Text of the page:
I knew it was going to be a good storm when I saw the lady standing on the bowsprit of her big sailboat and waving a machete at the guy on the boat that had just anchored upwind of her. Upwind wasn’t the problem. There was plenty of space.
Where do they find those guys with the clean fingernails? You’ve seen them; they always show up in the technical manuals. And why are their clothes so fresh? And where is the blood? I’ve never seen these people around any boats. Maybe that’s the answer to my questions: They aren’t around any boats.
She was a log canoe, and I found her lying on the shore of the marsh after a hurricane. It’d been a really bad storm, and she was washed far in from the water. When I parted the marsh weeds around me and stepped out onto the riverbank, I stared at her in amazement. I knew they hadn’t built log canoes for a long time.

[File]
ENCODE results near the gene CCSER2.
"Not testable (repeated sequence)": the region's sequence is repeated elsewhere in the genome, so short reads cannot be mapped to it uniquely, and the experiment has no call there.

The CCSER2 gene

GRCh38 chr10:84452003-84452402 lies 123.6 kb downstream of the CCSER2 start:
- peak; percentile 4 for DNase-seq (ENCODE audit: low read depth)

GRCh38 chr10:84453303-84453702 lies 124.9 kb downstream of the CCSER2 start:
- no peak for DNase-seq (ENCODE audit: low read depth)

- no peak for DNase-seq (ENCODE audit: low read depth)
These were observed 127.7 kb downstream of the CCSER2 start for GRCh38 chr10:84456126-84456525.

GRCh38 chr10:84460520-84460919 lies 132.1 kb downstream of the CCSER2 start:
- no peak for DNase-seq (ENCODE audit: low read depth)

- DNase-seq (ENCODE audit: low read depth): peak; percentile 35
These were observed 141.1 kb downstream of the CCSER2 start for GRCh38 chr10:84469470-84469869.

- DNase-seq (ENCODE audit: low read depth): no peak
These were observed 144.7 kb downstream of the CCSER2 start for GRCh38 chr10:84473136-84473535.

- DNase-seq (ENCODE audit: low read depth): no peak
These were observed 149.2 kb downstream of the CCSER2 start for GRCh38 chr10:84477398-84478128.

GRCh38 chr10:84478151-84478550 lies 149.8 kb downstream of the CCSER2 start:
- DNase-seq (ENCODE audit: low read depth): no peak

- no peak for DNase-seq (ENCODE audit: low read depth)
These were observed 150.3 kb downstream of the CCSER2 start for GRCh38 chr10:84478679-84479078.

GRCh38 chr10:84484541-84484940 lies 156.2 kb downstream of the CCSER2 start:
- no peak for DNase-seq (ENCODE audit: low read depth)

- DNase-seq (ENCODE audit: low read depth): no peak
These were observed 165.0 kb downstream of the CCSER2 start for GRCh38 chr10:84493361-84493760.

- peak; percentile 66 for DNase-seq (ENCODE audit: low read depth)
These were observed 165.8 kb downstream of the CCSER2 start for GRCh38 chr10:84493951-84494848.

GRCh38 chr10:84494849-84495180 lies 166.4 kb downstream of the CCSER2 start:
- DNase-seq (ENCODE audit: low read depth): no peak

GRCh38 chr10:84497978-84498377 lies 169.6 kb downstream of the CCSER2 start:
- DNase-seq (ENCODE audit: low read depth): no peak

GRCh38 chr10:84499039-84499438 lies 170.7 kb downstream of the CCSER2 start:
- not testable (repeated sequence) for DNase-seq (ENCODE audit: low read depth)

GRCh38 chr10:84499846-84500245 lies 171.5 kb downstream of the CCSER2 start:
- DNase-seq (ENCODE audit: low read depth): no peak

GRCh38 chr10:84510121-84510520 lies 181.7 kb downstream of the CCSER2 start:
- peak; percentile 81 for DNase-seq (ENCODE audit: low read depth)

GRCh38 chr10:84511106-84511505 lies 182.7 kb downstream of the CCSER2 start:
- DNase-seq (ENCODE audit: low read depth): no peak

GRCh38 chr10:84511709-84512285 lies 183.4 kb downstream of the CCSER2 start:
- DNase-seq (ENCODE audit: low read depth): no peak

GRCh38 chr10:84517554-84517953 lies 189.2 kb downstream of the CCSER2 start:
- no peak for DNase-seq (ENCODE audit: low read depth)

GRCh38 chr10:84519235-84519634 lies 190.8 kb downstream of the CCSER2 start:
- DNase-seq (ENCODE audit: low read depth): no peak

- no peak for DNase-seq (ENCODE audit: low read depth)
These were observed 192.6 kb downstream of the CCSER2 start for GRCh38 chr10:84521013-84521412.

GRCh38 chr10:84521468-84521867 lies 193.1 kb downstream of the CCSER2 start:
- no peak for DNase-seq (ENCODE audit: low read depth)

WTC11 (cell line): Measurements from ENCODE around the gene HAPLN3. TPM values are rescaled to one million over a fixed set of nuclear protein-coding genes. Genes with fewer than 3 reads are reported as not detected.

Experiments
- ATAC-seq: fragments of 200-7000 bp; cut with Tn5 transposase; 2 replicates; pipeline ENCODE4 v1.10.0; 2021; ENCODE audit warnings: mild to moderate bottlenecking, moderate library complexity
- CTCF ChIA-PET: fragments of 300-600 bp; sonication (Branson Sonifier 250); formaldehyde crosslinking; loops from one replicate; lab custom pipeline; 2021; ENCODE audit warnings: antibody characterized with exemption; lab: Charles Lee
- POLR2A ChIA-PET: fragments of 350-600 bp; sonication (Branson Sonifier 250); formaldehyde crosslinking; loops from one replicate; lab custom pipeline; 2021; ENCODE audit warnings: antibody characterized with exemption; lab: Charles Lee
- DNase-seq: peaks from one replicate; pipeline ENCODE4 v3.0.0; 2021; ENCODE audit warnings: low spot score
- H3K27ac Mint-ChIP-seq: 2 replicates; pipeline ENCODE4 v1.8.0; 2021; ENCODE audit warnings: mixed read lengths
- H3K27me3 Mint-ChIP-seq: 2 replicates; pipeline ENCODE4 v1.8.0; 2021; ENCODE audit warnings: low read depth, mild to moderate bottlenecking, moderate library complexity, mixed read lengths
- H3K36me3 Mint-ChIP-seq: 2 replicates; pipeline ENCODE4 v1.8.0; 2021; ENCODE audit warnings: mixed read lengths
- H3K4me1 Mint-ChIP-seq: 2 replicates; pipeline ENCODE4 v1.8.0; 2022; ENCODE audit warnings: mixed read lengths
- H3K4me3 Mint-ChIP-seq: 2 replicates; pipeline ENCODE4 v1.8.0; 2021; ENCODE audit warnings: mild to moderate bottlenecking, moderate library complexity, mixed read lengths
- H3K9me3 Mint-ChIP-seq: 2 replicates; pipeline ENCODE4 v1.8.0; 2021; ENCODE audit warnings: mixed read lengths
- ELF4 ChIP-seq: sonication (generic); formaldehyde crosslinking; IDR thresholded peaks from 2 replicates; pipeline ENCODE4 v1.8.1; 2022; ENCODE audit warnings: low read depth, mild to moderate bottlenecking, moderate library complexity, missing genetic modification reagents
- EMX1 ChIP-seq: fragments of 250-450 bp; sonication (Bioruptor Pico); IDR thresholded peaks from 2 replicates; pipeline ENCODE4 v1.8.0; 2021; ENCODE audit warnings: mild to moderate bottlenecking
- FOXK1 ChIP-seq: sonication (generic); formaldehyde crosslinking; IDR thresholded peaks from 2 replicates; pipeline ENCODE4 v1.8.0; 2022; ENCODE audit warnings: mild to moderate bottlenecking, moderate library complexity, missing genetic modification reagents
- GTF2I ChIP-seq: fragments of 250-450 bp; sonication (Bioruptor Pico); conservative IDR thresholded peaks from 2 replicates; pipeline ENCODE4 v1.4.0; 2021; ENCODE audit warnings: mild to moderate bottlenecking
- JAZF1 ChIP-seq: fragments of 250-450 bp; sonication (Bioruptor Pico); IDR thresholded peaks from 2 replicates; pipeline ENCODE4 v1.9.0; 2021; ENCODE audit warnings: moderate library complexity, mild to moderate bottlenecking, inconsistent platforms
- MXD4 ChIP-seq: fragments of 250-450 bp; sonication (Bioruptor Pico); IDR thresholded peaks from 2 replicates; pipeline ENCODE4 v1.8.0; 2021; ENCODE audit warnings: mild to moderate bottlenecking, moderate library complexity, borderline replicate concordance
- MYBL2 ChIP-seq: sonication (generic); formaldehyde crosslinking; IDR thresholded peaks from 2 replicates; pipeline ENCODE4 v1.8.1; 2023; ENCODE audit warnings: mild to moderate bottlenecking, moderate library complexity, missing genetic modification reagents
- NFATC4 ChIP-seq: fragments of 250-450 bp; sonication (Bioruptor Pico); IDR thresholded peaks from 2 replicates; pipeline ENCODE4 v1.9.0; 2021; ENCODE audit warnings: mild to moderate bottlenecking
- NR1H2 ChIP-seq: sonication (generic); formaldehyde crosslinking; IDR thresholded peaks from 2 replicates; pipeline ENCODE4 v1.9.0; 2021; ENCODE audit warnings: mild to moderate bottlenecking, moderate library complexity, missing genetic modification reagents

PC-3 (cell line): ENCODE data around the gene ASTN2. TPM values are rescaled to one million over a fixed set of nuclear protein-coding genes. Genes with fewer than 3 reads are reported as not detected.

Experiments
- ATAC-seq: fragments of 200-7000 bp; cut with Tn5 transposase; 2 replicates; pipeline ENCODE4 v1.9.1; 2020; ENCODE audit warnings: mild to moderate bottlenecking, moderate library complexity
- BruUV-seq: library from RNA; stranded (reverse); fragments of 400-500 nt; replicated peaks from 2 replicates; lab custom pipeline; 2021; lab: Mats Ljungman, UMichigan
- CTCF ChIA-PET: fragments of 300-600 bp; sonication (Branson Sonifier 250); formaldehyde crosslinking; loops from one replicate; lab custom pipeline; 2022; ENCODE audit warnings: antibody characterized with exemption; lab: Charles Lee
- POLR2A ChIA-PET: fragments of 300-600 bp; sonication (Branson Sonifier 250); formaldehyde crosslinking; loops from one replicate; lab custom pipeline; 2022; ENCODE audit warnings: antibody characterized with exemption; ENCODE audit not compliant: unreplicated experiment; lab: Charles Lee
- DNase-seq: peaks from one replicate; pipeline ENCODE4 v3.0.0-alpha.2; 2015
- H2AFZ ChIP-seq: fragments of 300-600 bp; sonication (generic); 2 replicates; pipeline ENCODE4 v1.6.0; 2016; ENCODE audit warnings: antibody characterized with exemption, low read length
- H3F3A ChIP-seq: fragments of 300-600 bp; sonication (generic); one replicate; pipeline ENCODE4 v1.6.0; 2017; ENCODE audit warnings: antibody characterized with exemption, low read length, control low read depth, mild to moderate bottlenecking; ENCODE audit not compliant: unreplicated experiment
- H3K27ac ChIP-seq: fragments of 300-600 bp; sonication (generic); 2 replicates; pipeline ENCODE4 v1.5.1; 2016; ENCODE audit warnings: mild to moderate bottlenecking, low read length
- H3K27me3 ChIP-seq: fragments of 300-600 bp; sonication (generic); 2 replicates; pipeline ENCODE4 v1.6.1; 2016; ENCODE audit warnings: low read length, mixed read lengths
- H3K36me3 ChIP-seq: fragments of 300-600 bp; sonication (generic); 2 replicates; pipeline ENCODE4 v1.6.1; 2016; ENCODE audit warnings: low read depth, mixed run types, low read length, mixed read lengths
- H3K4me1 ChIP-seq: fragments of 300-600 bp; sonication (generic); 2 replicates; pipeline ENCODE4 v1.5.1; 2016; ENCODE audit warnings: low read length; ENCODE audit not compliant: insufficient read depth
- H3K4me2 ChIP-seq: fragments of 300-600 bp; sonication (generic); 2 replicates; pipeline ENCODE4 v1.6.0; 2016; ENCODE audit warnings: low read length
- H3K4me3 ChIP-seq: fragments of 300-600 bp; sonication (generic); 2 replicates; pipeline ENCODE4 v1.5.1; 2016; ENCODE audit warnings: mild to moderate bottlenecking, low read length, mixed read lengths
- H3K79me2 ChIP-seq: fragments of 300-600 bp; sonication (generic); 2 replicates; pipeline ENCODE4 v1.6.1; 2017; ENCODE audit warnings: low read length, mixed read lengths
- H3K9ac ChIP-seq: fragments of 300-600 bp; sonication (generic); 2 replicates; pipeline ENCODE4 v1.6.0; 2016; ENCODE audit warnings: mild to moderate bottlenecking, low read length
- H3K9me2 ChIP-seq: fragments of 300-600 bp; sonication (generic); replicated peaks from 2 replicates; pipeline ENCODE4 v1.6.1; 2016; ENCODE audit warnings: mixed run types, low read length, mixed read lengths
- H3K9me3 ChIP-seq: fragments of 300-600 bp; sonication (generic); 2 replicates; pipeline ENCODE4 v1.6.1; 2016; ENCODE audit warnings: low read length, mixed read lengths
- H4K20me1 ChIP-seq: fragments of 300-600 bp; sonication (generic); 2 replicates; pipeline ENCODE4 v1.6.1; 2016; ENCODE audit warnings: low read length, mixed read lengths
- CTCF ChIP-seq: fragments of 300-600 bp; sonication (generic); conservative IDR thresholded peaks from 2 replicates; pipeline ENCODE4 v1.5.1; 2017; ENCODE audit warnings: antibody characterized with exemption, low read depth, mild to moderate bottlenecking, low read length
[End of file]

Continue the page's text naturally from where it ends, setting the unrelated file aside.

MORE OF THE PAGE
I went to a birthday party a few months ago. Many good friends were there; most were old friends, and most were boaters. As I sipped a draft, the ambience of the party brought a question to mind: Where do marinas come from? And the questions ran on in my head. What goes into making a marina special? Do they just sit on shore, taken for granted by those of us who stop there?
I love anchoring. Most of us do. Whether it’s hanging out on a Sunday afternoon or anchoring overnight, this is a special part of boating. So I’m not going to tell you about how wonderful it is because you know that. And I’m not going to give a lesson on how to anchor because most of us know about this, too. I’m going to tell you about some of the anchoring problems we’ve encountered and how to avoid them and make it all fun.
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